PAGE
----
Outside of situations where you know for sure you need more memory, most people start to think about upgrading their RAM when their PC starts to feel slow. But it isn’t always the right fix.
Memory is just one thing that could be causing your system to be slow. It’s possible to eat up all available capacity when working on big files or leaving dozens (if not hundreds) of browser tabs open, which can cause your system to chug. But other components can make your PC feel sluggish, too, like a full storage drive (especially if it’s still a spinning platter disk).
Back when you first bought your PC, your system specs may have matched your memory needs perfectly. But computer usage can change. If your current tasks are memory-intensive, you need more RAM to keep your machine snappy.
To see how much memory you’re using, fire up Windows Task Manager (Ctrl + Shift + Esc) and head to the Performance tab. The second entry is your current RAM usage. In the example screenshot above, the use of four different browsers (with at least a dozen tabs each) plus Microsoft Excel is consuming 86 percent of the available 16GB of memory.
If this computer were yours, and you planned to open other programs (like Photoshop) or even more browser tabs, moving up to 32GB RAM would avoid maxing out on memory usage and the lag that inevitably follows.
Tip: If you’re troubleshooting a slow PC, have a look at other elements in the performance tab, especially CPU utilization. In the example, our processor usage is low, but on an older PC, it’s not uncommon to see both CPU and memory both pushed to their limits. In such cases, you’ll need more than just more memory to help alleviate that crunch.
Your graphics card
Memory won’t turbocharge a gaming rig, but it can mildly bump up performance if you play CPU-bound games—that is, ones that challenge your processor more than your graphics card. (YouTuber Jayz2Cents covers this in more depth if you’re interested in the numbers.) If you happen to be someone looking to squeeze every single last frame from from your PC, buying faster memory could nudge you a little closer to that goal.
A RAM upgrade can also help boost performance of integrated graphics. Integrated graphics rely on system memory to store game textures and other graphical assets generated for output to your display, rather than dedicated video RAM (VRAM) that you’d find on a discrete graphics card. Speed is generally more important here than capacity, though having at least 16GB is recommended.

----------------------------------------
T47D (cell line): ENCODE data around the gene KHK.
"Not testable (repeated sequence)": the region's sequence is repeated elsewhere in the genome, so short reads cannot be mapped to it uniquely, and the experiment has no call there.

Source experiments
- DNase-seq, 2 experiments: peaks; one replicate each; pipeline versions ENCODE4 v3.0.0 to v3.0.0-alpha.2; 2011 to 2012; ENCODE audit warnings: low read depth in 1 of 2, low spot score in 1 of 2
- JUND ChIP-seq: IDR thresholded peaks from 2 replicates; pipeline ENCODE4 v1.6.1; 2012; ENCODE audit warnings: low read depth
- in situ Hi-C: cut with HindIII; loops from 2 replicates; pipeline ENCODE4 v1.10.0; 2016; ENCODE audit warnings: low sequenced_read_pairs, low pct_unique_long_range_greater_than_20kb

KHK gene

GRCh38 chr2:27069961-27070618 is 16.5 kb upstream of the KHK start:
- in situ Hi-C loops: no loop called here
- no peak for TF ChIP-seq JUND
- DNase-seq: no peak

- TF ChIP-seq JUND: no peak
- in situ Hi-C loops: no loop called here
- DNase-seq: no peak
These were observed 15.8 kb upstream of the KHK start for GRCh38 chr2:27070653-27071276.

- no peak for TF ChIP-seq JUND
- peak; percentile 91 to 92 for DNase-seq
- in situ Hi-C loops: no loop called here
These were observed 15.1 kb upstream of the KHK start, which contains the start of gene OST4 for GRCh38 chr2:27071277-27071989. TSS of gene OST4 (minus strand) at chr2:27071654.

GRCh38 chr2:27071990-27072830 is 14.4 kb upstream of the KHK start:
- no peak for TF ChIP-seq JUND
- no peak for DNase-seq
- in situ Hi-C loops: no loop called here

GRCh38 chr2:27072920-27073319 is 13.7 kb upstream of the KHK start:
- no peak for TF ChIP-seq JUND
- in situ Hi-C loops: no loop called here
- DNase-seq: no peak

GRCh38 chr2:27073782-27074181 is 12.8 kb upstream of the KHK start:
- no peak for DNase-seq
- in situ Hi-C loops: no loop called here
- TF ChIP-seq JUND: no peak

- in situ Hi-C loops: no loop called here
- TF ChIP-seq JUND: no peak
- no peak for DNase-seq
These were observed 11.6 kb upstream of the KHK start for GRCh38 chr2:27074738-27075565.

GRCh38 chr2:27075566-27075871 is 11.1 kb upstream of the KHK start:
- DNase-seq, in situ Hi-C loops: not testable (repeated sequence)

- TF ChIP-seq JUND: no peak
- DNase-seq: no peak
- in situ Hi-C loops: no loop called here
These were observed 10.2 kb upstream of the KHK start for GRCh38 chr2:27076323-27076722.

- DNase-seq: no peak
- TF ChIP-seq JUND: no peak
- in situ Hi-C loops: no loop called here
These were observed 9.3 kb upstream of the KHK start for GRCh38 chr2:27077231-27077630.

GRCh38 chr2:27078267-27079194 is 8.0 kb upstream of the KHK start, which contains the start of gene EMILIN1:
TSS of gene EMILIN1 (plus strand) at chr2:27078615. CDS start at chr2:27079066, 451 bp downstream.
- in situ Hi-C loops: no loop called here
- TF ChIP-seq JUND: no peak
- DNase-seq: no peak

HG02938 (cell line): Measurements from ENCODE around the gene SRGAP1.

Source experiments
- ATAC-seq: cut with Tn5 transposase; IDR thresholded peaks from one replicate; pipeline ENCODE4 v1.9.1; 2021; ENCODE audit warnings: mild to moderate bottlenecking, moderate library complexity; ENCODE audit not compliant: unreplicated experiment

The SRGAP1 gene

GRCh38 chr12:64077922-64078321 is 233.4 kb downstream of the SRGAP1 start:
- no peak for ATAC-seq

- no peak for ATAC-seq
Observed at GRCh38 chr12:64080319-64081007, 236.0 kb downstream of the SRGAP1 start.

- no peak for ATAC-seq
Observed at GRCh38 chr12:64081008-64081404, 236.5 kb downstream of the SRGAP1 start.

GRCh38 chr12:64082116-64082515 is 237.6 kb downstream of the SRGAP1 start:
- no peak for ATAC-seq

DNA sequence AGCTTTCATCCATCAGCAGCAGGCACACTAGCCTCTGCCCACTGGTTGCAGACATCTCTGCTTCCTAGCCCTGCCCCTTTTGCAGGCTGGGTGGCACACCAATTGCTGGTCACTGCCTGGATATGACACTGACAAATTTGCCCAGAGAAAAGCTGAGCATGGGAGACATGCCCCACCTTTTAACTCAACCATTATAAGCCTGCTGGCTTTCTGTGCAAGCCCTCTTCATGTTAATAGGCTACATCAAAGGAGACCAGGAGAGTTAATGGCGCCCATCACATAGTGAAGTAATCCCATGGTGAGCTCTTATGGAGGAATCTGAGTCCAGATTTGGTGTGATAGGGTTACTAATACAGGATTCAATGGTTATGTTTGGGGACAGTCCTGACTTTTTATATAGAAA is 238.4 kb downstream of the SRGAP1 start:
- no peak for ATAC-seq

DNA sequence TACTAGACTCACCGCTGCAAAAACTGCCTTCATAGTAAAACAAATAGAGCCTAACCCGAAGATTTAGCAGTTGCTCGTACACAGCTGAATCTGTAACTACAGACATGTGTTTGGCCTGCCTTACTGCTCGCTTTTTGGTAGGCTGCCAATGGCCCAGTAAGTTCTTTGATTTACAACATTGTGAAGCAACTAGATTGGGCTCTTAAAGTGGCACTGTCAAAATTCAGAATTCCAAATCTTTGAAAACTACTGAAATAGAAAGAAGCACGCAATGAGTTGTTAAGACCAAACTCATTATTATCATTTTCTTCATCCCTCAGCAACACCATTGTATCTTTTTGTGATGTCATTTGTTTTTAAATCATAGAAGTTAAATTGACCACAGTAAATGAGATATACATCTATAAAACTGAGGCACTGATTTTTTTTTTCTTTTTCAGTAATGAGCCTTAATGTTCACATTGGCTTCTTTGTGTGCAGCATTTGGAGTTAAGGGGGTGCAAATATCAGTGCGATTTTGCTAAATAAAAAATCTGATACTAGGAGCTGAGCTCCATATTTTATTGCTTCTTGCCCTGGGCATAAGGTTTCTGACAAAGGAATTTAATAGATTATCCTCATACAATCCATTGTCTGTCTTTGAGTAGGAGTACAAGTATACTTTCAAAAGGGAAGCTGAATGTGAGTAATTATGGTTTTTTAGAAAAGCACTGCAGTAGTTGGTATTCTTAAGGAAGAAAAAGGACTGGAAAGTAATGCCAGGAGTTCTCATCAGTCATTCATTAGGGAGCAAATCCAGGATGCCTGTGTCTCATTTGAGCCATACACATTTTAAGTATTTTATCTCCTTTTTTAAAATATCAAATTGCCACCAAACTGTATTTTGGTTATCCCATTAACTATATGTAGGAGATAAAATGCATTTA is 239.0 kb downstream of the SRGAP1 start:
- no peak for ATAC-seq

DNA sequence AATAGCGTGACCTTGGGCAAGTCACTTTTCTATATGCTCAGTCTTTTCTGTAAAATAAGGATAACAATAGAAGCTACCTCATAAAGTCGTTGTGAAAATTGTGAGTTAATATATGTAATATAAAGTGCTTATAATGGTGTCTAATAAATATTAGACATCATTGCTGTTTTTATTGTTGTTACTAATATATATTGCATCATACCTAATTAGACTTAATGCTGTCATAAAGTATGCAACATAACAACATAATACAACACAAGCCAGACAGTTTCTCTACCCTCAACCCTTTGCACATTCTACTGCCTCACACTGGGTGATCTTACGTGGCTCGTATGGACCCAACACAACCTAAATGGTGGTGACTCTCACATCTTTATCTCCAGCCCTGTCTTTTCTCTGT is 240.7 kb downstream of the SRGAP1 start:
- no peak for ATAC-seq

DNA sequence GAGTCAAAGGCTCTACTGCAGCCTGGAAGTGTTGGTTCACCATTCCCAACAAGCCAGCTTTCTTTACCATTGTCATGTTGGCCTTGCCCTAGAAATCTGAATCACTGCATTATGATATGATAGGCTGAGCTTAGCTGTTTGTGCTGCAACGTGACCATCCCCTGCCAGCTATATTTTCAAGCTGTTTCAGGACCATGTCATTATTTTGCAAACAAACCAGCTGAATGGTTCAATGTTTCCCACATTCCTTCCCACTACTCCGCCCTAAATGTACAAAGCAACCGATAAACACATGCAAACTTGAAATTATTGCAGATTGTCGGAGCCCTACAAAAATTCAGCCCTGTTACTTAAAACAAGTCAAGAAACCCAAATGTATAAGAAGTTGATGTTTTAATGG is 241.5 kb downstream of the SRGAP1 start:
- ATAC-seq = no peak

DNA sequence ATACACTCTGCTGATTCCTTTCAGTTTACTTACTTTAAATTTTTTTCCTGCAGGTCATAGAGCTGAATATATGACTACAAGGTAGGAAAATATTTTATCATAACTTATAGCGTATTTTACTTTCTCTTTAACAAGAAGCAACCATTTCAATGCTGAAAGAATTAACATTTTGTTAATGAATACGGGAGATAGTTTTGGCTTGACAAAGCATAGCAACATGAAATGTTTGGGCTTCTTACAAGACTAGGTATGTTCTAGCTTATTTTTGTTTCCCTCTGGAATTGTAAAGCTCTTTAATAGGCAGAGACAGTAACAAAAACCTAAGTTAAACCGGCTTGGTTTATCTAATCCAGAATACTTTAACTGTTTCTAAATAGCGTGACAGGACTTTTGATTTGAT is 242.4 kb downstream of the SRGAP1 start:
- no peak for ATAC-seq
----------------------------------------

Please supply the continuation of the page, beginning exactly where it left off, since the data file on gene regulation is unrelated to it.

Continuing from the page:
Free space on your motherboard
The number of RAM slots on your motherboard can make increasing memory capacity simple and cheaper—or require more financial outlay.
Mobos with four slots for memory will often only have two populated—if that’s your setup, adding more RAM will be extremely easy. Just buy two additional DIMMs of the same type (e.g., DDR4 or DDR5) and drop them in. (Here’s how to make sure you choose the right RAM.) However, keep in mind that your system can only run at the maximum speed of your slowest DIMM. If you have two sticks of DDR4-2400, and you add DDR4-4400, all four sticks will run at DDR4-2400. To run at the faster speed, you must replace the slower sticks.
If you have only two slots available (or all four slots are populated) then you have to purchase replacement memory that matches both the desired speed and total capacity you want. For example, you’ve got four 4GB sticks of DDR4-2400. To expand to 32GB DDR4-3600, you’ll need to buy either four 8GB DIMMs or two 16GB sticks. For faster performance in mainstream PCs, always use a dual-channel configuration—that is, always use RAM sticks in pairs.
Your PC’s age
If your PC is old, the memory it uses might not be commonly available anymore, making an upgrade more difficult—and possibly of limited utility, depending on what you can find.
Right now, DDR4 and DDR5 memory are still actively sold by retailers. Most PCs bought in 2015 or later will have a processor compatible with one of these two types of RAM. (For Intel, that’s 6th-generation Skylake and newer; for AMD, you’re looking at 1st gen Ryzen and newer.) DDR4 has dropped dramatically in price lately, making now a prime window for any upgrades. Older DDR3 memory is surprisingly still available at reasonable prices, but primarily through third-party sellers, which carries more risk.
Currently, DDR4 memory is incredibly affordable, and the price of DDR5 has been dropping to more reasonable levels. But even still, you should weigh the cost of your upgrade against how much utility you’ll get out of it. Hitting your current capacity hard? Then today’s prices can be well worth throwing more RAM in your system (doubling from 8GB to 16GB or 16GB to 32GB).
But if you’re only thinking about upgrading because you’d like (not need) a few more frames in your games? Maybe spending another $50 on that won’t be the right call. If you’re playing your games or accessing your files from a hard disk drive, that money will be better spent on an SSD for faster storage. Or that can be the initial seed money for a CPU (and motherboard, as necessary) replacement, because that’s choking your PC’s performance more than your memory. There’s no right answer about upgrades, but the most pragmatic solution generally reveals itself when thinking how to best spend your money.
Alaina Yee is PCWorld’s resident bargain hunter—when she’s not covering PC building, computer components, mini-PCs, and more, she’s scouring for the best tech deals. Previously her work has appeared in PC Gamer, IGN, Maximum PC, and Official Xbox Magazine. You can find her on Twitter at @morphingball.